Soviet Joke about a Medical Convention

“During a medical congress, people—doctors from different countries—are talking informally in a break. So, an American doctor says, ‘Well, we don’t know what to do, we’re treating a person from cancer, and he dies from pneumonia.’ And the British doctor says, ‘We treat a person for colon cancer and he dies from a heart attack.’ And the Russian doctor says, ‘We don’t have any problems of this sort. When we treat a person for a particular disease, he dies from that disease.’”

NOTE: For a Russian transcription of this joke, please see item 2 on the attached image: Russian versions of Soviet Jokes

Q. What message is this joke trying to convey?

A. Russian medicine is so bad that when they treat somebody, the person would definitely die from whatever disease he has.

Background on Soviet Jokes:

Q. Are these jokes that people would tell all the time?

A. Well, I remember them now, and I’ve been out of the Soviet Union for over thirty years. I knew them all my life. People would just sit down and they tell jokes, and if you have a new joke, that’s great. People learn those jokes, and they retell those jokes—it’s an underground joke industry. I don’t know how Soviet jokes originated, but all these jokes are something I grew up with, and thirty years later, I still remember them.

Analysis of Soviet Jokes: The Soviet regime was very oppressive. People constantly heard rhetoric about the greatness of the Soviet Union, and that it is a worker’s paradise, but in reality, the situation just grew worse and worse, and life only became bleaker. Thus, these jokes expose the population’s horrible disappointment in the regime. When I asked my informant whether people were idealistic about Communism in its early days, she told me that her grandparents were extremely idealistic about socialism, and believed that the Soviet Union would eventually become a great country with a high standard of living. When part of her family emigrated from Russia to Palestine in 1919, they invited her grandparents—and their children, of course—to come with them. But her grandparents declined, believing that socialist Russia would be a wonderful country. My informant’s parents grew up within this idealistic climate; in the 1930s, even though Russians experienced a horrible food shortage, people believed that since they inherited a terrible economy from the tsar, World War I, and the Revolution, the situation would eventually improve.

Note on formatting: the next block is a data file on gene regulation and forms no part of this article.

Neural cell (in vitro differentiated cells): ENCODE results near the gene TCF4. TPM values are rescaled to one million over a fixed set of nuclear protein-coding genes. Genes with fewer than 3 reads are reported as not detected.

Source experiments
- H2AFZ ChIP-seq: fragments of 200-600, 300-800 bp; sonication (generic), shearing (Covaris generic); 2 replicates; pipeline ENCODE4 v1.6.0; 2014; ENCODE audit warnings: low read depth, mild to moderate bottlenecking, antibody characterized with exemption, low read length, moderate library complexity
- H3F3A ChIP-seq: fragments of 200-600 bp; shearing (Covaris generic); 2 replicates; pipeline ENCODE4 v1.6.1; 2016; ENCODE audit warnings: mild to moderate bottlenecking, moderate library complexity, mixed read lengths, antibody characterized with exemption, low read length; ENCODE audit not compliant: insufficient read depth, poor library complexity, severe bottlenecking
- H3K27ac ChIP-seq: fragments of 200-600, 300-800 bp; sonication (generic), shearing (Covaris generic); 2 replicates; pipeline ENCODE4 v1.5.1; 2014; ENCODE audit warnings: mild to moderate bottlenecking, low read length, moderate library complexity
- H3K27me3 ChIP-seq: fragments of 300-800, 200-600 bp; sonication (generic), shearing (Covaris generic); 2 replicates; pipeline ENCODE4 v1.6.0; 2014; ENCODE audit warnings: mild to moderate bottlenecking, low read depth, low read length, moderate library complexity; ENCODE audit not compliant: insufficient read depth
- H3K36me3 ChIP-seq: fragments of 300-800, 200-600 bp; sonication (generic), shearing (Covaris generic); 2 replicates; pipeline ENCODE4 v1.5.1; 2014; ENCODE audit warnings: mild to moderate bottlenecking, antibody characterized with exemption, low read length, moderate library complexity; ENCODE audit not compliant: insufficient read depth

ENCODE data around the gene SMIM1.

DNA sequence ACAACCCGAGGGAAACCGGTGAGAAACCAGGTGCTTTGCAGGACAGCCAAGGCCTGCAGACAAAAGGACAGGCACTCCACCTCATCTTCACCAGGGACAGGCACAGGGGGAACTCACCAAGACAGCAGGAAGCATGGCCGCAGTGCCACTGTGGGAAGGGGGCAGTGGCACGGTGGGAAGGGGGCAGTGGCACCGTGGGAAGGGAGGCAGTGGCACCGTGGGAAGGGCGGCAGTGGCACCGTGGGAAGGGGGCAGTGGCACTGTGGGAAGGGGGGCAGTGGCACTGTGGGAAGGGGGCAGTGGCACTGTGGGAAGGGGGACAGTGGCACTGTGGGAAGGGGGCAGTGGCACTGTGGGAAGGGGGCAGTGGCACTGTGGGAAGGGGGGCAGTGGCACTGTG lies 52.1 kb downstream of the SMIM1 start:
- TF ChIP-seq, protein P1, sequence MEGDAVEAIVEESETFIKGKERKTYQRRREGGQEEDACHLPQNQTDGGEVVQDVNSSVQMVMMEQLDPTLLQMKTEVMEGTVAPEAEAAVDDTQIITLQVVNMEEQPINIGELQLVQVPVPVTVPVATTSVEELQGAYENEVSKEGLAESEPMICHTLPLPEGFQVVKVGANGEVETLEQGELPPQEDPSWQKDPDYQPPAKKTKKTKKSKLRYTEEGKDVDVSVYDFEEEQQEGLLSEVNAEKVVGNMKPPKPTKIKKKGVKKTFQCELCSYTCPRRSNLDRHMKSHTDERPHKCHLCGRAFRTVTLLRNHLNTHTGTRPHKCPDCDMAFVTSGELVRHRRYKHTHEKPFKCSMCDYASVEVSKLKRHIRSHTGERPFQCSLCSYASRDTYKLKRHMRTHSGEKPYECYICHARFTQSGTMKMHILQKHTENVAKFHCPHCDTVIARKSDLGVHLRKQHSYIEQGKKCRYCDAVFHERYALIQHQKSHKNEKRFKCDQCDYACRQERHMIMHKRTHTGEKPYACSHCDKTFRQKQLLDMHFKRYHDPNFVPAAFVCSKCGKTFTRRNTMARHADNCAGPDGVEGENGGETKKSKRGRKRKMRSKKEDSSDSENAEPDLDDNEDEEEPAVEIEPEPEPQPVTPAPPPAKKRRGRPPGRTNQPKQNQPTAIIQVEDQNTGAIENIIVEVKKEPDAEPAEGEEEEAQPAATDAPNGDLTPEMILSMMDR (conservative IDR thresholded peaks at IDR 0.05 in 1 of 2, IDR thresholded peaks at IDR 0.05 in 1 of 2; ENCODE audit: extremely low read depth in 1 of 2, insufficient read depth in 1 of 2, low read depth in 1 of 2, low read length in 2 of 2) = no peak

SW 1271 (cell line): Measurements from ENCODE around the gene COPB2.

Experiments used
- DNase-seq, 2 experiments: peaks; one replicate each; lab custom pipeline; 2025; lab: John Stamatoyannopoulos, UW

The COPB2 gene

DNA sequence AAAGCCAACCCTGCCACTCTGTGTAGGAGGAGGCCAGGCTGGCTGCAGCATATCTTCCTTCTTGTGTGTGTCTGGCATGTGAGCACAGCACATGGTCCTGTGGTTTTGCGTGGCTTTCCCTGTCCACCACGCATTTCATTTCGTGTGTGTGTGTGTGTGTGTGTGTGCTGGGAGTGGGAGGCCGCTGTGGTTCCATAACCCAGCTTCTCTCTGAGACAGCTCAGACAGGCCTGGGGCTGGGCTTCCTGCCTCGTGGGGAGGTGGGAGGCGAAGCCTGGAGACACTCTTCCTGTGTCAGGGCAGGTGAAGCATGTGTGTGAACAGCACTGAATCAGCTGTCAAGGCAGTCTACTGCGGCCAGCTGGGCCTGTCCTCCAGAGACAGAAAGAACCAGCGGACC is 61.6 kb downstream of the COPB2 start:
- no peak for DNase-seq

In contrast, by the time that my informant grew up, in the 1970s, the Soviet Union was corrupt through-and-through, and no one believed that there would be any improvement. In these jokes, then, we see people’s horrible disappointment, their cynicism, and their lack of hope for the future. The jokes never call you to resist the regime because resistance is futile and people feel powerless to change the system; rather, these jokes simply give people the satisfaction of laughing at the regime, an outlet for their disillusionment.